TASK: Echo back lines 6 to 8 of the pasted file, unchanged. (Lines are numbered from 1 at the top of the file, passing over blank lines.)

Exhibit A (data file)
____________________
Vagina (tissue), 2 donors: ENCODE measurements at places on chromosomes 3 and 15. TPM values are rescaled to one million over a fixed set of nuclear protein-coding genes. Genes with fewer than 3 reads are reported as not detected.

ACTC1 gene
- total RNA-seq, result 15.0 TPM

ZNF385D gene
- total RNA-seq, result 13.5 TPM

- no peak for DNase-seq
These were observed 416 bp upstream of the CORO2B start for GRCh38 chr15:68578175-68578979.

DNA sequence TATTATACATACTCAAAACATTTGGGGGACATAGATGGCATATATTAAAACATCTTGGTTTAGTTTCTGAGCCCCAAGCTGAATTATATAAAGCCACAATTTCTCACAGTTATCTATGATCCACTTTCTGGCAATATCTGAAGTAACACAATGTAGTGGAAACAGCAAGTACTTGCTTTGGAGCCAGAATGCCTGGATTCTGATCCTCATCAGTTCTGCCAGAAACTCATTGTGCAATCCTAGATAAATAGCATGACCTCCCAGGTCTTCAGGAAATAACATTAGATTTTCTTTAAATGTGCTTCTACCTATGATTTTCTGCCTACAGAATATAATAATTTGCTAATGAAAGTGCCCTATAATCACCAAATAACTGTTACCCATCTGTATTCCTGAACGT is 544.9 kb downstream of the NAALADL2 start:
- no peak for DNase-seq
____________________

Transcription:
- no peak for DNase-seq
These were observed 416 bp upstream of the CORO2B start for GRCh38 chr15:68578175-68578979.

DNA sequence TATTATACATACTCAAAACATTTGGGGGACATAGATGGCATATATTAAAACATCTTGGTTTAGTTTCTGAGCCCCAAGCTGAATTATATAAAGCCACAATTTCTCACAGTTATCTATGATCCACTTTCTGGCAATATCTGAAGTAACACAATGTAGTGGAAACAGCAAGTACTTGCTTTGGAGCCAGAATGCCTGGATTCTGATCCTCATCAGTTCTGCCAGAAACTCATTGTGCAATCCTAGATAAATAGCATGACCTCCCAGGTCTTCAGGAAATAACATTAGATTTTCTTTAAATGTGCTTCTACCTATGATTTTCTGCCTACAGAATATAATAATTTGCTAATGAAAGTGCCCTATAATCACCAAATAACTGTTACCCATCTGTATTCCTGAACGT is 544.9 kb downstream of the NAALADL2 start: